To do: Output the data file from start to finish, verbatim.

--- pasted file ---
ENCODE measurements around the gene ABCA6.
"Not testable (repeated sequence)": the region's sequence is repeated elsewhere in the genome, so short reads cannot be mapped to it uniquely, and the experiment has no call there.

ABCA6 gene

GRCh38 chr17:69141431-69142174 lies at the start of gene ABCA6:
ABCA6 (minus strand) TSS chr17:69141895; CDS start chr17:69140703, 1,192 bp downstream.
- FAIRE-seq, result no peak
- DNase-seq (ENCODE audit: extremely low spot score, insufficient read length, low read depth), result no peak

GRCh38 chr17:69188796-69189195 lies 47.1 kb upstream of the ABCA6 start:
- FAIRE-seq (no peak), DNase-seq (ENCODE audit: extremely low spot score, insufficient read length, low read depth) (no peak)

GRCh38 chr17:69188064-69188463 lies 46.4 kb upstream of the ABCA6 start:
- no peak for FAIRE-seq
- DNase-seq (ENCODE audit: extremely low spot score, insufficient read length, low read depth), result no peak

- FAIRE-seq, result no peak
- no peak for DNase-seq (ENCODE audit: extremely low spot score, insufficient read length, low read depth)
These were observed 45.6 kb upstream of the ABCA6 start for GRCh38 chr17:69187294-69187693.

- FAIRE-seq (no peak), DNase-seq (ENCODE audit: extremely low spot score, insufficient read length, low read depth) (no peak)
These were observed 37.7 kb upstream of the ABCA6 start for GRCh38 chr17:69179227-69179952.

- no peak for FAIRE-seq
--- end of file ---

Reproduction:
ENCODE measurements around the gene ABCA6.
"Not testable (repeated sequence)": the region's sequence is repeated elsewhere in the genome, so short reads cannot be mapped to it uniquely, and the experiment has no call there.

ABCA6 gene

GRCh38 chr17:69141431-69142174 lies at the start of gene ABCA6:
ABCA6 (minus strand) TSS chr17:69141895; CDS start chr17:69140703, 1,192 bp downstream.
- FAIRE-seq, result no peak
- DNase-seq (ENCODE audit: extremely low spot score, insufficient read length, low read depth), result no peak

GRCh38 chr17:69188796-69189195 lies 47.1 kb upstream of the ABCA6 start:
- FAIRE-seq (no peak), DNase-seq (ENCODE audit: extremely low spot score, insufficient read length, low read depth) (no peak)

GRCh38 chr17:69188064-69188463 lies 46.4 kb upstream of the ABCA6 start:
- no peak for FAIRE-seq
- DNase-seq (ENCODE audit: extremely low spot score, insufficient read length, low read depth), result no peak

- FAIRE-seq, result no peak
- no peak for DNase-seq (ENCODE audit: extremely low spot score, insufficient read length, low read depth)
These were observed 45.6 kb upstream of the ABCA6 start for GRCh38 chr17:69187294-69187693.

- FAIRE-seq (no peak), DNase-seq (ENCODE audit: extremely low spot score, insufficient read length, low read depth) (no peak)
These were observed 37.7 kb upstream of the ABCA6 start for GRCh38 chr17:69179227-69179952.

- no peak for FAIRE-seq